Gartenmeister Plant Shop is one of those timeless nurseries that somehow feels familiar…like you have already been there whether you have or not. It sits on about 2 acres of a working nursery. It hasn’t changed much since 1983 when his parents opened the doors. Owner Clem Manual and his customers like it that way.

According to Clem staying small is one reason why Gartenmeister is still here after 33 years. Staying small allows them to know both customers and plants. Clem says his long time customers have become friends. One did complain a little because Clem dared to paint the walls in the small customer service area. He even moved a rack from one side of the room to the other. Oh no! Sometimes change is just wrong…

Visiting Gartenmeister is a little like going back in time…no website…nothing flashes…no computer generated signs…just a friendly atmosphere and people who know what they’re doing and know what they’re talking about.

 

 

Old Goat Farm, Garden and Nursery

20021 Orting Kapowdin Hwy. E.

Graham, WA 98338

360-893-1261

oldgoatfarm.com

 

Vassey Nursery

2424 Tacoma Road

Puyallup, WA 98371

253-841-3550

vasseynursery.com

 

Gardensphere

3310 N. Proctor

Tacoma, WA 98407

253-761-7936

gardensphere.biz

 

The Barn Nursery

9510 Old Highway 99 SE

Olympia, WA 98501

thebarnnurseryolympia.com

 

 

Gardenmeister Plant Shop

16015 81st Ave Ct. E.

Puyallup, WA 98375

253-848-7044

Pre-planted Bulbs, Thrilling Pots and “Foliage First”

March/April Dirty Dan 2017

Bulb Enlightenment

You know those bulbs you really intended to buy and plant last October? I didn’t do it either but luckily the nurseries are carrying the pre-planted already growing ones to brighten up those empty containers hidden in the garage. It’s not cheating…really…no guilt. Grab a trowel

IMG_7661 (1)Buying them already growing is a little more expensive but look at it this way…you’ll get the color you want and you didn’t have to plant them back in October. Win…win…

Thrillers, Spillers and Fillers

While the bulbs are still going strong, might as well plan how to cover the ugly bulb foliage that is sure to follow. To make it easy on yourself, choose plants that survive with “monitored neglect”. Try something “new for you”. Mix it up. Break some rules. Other than planting bog and desert plants in the same container you can’t make a mistake and you’re only limited by money, what plants are available and a decent container.IMG_4347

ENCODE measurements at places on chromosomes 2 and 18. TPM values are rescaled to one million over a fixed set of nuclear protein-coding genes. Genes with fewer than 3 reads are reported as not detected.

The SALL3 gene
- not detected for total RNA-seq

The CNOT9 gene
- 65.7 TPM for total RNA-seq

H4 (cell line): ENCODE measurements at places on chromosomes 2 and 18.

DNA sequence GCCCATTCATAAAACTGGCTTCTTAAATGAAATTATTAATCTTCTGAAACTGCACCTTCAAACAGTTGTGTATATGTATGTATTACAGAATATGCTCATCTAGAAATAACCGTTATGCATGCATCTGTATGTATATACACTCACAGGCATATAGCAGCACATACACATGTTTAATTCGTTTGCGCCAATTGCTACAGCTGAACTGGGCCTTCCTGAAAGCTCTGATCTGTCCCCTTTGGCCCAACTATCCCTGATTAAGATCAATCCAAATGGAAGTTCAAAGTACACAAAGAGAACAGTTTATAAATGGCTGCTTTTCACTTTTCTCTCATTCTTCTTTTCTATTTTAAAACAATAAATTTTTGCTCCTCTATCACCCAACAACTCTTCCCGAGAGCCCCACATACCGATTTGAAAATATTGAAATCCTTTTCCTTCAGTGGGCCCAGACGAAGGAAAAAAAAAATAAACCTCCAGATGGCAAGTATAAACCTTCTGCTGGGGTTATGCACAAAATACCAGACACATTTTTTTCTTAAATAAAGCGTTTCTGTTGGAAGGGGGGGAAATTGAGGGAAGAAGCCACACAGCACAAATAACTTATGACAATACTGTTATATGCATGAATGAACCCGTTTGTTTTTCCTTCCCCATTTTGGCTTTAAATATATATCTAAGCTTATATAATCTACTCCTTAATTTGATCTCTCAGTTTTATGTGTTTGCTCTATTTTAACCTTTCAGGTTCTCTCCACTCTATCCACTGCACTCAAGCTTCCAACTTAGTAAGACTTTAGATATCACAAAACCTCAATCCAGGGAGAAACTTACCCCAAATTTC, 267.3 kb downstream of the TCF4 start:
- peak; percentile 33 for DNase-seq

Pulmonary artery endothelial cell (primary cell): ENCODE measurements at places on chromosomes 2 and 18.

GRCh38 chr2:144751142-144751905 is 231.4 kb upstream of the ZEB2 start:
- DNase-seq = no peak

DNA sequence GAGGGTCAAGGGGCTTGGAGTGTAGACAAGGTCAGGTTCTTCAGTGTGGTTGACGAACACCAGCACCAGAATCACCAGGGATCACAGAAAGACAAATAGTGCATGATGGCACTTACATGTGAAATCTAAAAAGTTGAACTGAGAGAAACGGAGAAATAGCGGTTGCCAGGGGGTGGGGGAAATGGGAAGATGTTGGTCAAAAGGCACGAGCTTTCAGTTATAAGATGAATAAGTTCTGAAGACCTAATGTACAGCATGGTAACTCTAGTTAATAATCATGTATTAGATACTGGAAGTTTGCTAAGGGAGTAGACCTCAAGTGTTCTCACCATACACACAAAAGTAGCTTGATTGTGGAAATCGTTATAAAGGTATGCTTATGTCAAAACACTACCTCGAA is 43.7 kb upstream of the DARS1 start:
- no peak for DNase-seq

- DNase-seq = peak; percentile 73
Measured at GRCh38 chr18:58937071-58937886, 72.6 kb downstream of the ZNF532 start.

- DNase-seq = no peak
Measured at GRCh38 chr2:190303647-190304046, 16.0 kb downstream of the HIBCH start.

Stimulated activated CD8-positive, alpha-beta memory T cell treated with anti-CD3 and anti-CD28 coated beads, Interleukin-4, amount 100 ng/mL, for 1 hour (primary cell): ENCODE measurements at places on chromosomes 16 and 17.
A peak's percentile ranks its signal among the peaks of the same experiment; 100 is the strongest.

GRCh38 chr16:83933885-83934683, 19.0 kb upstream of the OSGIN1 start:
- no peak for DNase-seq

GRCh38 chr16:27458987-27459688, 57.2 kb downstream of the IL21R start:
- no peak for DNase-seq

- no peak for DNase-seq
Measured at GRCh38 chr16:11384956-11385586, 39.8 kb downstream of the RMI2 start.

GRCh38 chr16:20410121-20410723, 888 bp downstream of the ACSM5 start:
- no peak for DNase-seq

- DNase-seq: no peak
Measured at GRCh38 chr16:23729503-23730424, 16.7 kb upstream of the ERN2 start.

As long as the container has drainage you can use just about anything. Plastic pots are lightweight and easy to move but plants supposedly like clay pots more because their roots can breathe. The large glazed pots can be too heavy to move so think of those as permanent fixtures. Treat the lighter containers as moveable plant furniture.

And choosing what to add to the ugly bulb detritus?  The container plant trinity is the basis. Choose a thriller (tall plant with a “wow” factor), a spiller (something “ivy-ish” that flows over the sides) and a filler (medium height to fill in the spaces). After the basic three, add and subtract plants on a whim. Play around with color, texture and new varieties…and labeling them isn’t a bad idea.

How about experimenting with all foliage?

“Gardening with Foliage First “

by Karen Chapman and Christina Salwitz

Here in the plant mecca that is the South Puget Sound, we have an embarrassment of color in spring and summer. We tend to buy when something is “in color”…blooming. But the truth is…a majority of the time we’re looking at foliage, bark and berries and maybe that should be our focus.

“Gardening with Foliage First”, the second foliage book by Karen Chapman and Christina Salwitz, both Washingtonians, has what we all want in a gardening book…new information presented in an engaging way with lots of pictures! Rather than listing of what might be good foliage combinations Chapman and Salwitz show beautifully photographed examples of the finished products. Some examples are shown in a landscape and some are in containers. Many are enhanced with garden art to show its importance in a well thought out landscape.

Screen Shot 2017-02-23 at 6.05.17 PMThe book is divided into seasonal examples for both shade and sun. Within these parameters specific combinations are suggested with names like “The Magpie Effect”, mixing shiny and pale colored plants that will grow under evergreens or “Whipped Cream on Lemon Mousse” suggesting a dessert-like combination of white Astilbe hovering over golden Japanese Forest Grass. There are 127 cleverly named foliage combinations featuring everything from cactus to coleus and ferns to fuchsias.

“Gardening with Foliage First “ is original and cleverly written. It’s not only a good reference book; it’s a fun read.

Timber Press, 320 p, $24.95

 

 

 

Viburnum bodnantense, Daphne odora and “Visions of Loveliness”

Spoiled for Choices

      In the Pacific Northwest we can grow more species of plants than anywhere else in the world, except for the tropics, and that’s because of orchid species.

THAT’S impressive!

Meanwhile, plant hunters hang from mountainsides in China to gather plant specimen. Then plants and seeds are gathered and carefully shipped to collectors mostly in England. Then hybridizers take some of those specimens and spend years manipulating them into their idea of either perfect or highly saleable plants and then more than a hundred years later…we buy them at the local nursery.